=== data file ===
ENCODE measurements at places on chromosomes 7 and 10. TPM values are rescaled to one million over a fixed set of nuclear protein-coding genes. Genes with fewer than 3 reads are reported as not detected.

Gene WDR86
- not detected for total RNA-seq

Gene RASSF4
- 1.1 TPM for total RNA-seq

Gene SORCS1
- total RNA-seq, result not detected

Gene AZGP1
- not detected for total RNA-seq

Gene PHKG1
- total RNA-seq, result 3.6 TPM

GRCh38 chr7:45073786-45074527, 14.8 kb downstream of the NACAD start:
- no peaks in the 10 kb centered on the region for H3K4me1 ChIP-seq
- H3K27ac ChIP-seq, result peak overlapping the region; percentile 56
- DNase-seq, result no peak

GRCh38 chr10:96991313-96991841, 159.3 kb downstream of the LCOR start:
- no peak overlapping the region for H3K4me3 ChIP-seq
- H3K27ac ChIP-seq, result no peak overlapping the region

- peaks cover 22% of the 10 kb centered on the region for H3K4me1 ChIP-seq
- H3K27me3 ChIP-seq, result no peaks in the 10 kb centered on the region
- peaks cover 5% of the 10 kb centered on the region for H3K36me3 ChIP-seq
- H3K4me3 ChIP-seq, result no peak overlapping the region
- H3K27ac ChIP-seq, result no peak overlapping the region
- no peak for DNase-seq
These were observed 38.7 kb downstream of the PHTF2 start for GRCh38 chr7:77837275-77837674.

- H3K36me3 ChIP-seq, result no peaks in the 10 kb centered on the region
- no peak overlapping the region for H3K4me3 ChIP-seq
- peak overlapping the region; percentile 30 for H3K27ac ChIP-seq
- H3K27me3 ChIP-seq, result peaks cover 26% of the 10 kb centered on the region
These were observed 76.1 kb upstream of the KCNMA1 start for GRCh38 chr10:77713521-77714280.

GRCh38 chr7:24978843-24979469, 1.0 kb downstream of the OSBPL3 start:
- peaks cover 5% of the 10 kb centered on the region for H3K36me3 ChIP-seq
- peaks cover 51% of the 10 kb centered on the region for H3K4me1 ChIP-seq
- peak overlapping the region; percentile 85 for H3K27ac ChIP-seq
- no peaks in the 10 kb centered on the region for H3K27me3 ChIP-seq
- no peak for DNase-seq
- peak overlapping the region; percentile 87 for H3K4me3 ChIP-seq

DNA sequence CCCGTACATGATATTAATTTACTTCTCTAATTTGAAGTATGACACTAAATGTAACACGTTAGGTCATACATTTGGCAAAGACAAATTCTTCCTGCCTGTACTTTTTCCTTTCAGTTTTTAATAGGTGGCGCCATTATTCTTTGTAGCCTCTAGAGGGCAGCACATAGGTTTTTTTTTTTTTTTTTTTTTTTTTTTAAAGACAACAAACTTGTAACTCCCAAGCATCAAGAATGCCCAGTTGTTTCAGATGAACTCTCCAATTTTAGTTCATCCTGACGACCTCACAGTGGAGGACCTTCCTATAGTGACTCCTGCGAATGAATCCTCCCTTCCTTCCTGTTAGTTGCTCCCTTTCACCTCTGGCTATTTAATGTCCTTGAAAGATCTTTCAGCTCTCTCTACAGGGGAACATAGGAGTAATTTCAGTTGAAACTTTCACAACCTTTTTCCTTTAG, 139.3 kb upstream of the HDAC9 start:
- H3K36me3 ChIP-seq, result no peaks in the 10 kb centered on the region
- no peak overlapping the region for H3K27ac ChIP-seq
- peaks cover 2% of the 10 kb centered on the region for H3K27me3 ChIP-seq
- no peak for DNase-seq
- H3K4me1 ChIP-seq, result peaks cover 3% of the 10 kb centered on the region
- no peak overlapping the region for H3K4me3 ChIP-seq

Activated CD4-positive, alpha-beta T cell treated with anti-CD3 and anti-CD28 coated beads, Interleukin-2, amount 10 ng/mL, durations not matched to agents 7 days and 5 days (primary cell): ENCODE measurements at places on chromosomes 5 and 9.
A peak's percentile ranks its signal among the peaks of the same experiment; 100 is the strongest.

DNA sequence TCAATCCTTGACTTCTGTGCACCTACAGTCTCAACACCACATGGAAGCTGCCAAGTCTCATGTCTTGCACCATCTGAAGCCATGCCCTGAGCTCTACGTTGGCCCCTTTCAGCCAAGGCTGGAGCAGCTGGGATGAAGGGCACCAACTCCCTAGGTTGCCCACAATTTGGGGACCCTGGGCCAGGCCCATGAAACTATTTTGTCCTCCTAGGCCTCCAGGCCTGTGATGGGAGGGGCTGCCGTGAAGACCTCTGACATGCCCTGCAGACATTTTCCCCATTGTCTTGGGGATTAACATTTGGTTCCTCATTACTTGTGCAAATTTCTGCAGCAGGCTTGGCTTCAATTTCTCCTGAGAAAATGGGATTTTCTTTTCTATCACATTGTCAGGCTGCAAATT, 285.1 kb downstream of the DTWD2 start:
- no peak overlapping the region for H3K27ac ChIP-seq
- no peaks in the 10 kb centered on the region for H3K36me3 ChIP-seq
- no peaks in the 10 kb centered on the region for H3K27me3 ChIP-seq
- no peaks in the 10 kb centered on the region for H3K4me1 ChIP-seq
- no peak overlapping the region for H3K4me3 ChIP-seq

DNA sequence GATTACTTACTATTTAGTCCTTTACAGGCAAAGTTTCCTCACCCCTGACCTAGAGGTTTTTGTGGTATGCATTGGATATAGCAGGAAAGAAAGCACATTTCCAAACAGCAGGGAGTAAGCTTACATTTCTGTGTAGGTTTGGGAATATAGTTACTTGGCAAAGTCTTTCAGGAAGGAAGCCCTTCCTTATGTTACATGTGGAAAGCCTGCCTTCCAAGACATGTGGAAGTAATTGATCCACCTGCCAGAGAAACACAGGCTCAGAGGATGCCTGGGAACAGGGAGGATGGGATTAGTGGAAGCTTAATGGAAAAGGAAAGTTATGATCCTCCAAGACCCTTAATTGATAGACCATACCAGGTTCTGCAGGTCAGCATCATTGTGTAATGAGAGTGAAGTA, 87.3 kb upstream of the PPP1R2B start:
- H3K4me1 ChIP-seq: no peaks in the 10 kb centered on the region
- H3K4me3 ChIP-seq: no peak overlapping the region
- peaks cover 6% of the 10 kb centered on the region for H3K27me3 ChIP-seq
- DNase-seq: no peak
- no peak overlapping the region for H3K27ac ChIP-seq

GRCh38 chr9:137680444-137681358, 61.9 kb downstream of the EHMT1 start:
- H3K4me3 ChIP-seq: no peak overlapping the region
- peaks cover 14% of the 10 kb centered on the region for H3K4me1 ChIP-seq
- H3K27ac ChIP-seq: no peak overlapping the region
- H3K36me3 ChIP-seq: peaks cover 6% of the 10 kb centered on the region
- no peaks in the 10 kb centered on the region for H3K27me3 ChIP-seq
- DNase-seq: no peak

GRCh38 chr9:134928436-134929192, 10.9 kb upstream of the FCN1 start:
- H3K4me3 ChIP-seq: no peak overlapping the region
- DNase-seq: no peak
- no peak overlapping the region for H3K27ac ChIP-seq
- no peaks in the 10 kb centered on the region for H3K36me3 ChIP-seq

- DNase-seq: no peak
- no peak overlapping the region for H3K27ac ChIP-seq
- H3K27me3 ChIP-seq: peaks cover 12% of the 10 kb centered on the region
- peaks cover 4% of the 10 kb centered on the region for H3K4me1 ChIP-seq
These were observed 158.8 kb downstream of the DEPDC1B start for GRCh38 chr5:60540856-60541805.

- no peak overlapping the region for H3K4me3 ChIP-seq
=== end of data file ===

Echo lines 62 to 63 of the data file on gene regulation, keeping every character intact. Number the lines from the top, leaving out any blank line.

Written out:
- H3K27ac ChIP-seq: no peak overlapping the region
- H3K36me3 ChIP-seq: peaks cover 6% of the 10 kb centered on the region